Identification of a metabolic difference accounting for the hyper- and hyporesponder phenotypes of cynomolgus monkey

Stephen D. Turley, David K. Spady, John M. Dietschy

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31 Scopus citations


These studies were done to determine whether an underlying metabolic difference could account for the higher concentration of cholesterol carried in low density lipoproteins (LDL-C) in male hyperresponder (HR) cynomolgus monkeys than in their hyporesponder (HO) counterparts during dietary cholesterol challenge. All animals were fed to steady state at 5 months a diet that had a constant concentration of cholesterol (0.19 mg/g), triacylglycerol (175 mg/g), and soluble fiber. There were no differences in these two phenotypes with respect to the profile of fatty acids in the liver and bile acids in the gallbladder, or in the relationship of cholesterol synthesis to cholesteryl ester formation in the liver. The rate of cholesterol synthesis in all extrahepatic tissues was also the same in the HO and HR animals but was 2.1 mg/day per kg body weight less in the liver of the HR monkeys. When challenged with a greater dietary cholesterol load, therefore, the HR animal could not readily further down-regulate synthesis and so shifted more cholesterol into the ester pool (9.4 mg/g) than did the HO animal (3.9 mg/g). Also the LDL-C concentration was more markedly elevated (412 mg/dl) compared to the hyporesponder monkey (188 mg/dl). Thus, this single metabolic alteration apparently accounted for the HO and HR phenotypes. As this difference was not due to variation in the delivery of sterol from the extrahepatic organs to the liver, it must reflect a difference in either net intestinal sterol absorption or net hepatic sterol excretion in the two phenotypes.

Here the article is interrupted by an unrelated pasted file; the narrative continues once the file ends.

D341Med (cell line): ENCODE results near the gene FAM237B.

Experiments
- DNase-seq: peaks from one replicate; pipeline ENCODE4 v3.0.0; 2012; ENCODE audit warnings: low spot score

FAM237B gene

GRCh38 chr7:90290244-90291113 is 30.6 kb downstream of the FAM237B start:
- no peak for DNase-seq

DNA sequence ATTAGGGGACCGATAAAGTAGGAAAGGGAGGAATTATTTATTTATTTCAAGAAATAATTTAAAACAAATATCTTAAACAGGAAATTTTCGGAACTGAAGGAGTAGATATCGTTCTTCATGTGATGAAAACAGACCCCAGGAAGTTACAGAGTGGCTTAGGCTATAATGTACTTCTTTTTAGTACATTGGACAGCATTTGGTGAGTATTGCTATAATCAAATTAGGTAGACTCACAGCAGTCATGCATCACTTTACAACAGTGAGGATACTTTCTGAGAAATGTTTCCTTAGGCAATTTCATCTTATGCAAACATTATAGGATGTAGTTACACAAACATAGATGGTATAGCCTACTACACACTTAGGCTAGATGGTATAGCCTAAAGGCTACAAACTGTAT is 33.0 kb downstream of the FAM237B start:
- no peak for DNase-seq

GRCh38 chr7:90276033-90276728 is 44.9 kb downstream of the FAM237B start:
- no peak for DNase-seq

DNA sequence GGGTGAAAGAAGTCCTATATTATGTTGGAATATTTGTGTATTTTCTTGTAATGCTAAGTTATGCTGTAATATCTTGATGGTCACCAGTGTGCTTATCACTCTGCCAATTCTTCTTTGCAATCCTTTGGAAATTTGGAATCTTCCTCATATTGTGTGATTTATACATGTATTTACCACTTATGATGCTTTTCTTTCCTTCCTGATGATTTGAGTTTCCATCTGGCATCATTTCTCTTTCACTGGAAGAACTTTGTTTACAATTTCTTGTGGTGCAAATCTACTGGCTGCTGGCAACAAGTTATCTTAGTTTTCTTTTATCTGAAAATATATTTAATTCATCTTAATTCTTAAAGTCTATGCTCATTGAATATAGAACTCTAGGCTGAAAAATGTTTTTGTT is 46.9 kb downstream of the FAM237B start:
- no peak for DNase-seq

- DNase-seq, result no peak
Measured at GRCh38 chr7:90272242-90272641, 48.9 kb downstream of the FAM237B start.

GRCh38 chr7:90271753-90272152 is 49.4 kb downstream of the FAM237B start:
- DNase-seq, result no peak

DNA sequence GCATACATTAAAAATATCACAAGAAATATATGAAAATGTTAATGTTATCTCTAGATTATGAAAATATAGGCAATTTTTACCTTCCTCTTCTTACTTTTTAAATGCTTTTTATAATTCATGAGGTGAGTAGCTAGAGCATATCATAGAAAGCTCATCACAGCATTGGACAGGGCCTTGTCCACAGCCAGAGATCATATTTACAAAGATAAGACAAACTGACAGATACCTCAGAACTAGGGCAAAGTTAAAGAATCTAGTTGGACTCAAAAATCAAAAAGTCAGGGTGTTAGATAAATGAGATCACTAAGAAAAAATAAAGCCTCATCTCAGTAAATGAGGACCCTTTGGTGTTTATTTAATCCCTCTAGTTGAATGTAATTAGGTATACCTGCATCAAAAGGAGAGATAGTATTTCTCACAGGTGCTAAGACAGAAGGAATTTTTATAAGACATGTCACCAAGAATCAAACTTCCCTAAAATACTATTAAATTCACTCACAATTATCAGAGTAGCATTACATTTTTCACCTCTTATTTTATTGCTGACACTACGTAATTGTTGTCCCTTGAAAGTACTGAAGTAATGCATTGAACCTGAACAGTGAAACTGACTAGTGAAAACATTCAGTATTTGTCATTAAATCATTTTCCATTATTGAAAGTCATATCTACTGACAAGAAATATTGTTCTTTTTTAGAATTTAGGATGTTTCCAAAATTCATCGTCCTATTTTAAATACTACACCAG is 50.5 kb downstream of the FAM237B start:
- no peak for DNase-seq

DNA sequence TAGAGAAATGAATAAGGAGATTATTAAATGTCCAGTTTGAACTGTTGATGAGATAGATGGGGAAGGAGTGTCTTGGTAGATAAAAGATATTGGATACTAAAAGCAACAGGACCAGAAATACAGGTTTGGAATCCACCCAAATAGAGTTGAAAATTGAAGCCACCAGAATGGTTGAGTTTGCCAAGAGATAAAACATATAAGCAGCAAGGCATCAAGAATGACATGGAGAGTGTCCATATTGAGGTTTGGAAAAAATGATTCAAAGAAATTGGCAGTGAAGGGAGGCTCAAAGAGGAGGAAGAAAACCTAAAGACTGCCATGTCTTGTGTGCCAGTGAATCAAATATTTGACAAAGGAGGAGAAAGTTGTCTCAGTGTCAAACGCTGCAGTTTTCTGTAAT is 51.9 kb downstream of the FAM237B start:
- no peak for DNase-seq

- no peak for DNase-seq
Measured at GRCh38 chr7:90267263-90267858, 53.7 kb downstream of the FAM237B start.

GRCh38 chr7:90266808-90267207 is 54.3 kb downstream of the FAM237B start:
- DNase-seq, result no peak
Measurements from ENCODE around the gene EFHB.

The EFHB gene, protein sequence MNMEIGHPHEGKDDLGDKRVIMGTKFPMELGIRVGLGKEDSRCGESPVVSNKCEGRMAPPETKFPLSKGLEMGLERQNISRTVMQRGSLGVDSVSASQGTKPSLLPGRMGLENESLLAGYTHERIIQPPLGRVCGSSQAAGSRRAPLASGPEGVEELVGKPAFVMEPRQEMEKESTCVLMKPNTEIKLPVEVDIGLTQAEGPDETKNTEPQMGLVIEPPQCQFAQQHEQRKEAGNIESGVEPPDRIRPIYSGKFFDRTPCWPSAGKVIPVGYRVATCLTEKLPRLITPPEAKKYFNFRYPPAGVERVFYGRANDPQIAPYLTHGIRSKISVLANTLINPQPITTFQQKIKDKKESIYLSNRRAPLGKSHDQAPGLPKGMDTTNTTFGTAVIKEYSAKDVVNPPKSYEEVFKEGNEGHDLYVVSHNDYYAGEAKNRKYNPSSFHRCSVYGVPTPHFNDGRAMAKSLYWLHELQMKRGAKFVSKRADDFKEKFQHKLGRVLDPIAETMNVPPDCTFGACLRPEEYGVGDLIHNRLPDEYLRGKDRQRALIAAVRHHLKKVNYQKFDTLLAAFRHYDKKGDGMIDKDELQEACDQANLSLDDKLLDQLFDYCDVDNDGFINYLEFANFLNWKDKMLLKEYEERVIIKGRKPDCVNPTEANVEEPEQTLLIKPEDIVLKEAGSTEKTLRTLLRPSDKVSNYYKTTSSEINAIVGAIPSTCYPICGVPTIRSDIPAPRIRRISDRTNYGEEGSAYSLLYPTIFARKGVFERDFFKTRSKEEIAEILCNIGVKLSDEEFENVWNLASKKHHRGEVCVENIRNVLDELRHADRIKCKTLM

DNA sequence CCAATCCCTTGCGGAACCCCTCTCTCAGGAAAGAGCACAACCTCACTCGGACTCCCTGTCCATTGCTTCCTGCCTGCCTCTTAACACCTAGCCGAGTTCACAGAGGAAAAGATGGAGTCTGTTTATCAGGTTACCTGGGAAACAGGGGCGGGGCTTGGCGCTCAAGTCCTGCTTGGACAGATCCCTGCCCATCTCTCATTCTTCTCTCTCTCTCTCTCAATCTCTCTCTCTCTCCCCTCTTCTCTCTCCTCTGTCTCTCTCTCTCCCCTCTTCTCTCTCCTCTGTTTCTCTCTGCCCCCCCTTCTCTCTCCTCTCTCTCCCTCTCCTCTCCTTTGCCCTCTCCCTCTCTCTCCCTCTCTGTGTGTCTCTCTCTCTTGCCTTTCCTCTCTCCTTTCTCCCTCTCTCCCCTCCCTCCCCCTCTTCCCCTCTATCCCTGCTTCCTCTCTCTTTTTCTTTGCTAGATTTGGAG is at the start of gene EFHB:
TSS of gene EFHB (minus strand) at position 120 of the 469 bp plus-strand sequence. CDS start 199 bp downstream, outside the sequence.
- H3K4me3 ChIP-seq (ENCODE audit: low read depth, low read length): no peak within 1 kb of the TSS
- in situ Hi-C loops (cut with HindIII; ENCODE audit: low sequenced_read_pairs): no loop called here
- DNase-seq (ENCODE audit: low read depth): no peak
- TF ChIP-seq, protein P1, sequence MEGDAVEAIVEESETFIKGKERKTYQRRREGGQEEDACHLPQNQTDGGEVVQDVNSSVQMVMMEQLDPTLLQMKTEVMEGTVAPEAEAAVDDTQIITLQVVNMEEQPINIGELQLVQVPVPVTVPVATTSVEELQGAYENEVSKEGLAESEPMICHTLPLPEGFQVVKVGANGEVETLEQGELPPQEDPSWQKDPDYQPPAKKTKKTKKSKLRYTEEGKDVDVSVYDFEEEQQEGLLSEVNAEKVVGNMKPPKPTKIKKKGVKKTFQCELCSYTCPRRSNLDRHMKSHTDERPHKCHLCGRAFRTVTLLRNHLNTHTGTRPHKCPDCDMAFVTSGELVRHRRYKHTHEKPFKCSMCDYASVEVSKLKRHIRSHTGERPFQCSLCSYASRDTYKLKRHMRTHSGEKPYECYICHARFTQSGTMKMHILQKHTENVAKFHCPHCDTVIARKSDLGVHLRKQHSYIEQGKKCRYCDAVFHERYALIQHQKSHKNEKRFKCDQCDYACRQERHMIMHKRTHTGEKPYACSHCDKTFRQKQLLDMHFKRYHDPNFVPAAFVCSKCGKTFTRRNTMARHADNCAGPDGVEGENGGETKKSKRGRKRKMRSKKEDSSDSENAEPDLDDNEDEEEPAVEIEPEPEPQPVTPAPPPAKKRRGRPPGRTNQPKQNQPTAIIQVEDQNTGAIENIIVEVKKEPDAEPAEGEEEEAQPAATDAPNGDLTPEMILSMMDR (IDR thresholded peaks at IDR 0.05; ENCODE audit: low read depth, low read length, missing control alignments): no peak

Original languageEnglish (US)
Pages (from-to)1598-1611
Number of pages14
JournalJournal of lipid research
Issue number8
StatePublished - Aug 1997


  • Atherosclerosis
  • Bile acid
  • Cholesterol
  • Cholesteryl ester
  • Liver
  • Low density lipoprotein

ASJC Scopus subject areas

  • Biochemistry
  • Endocrinology
  • Cell Biology


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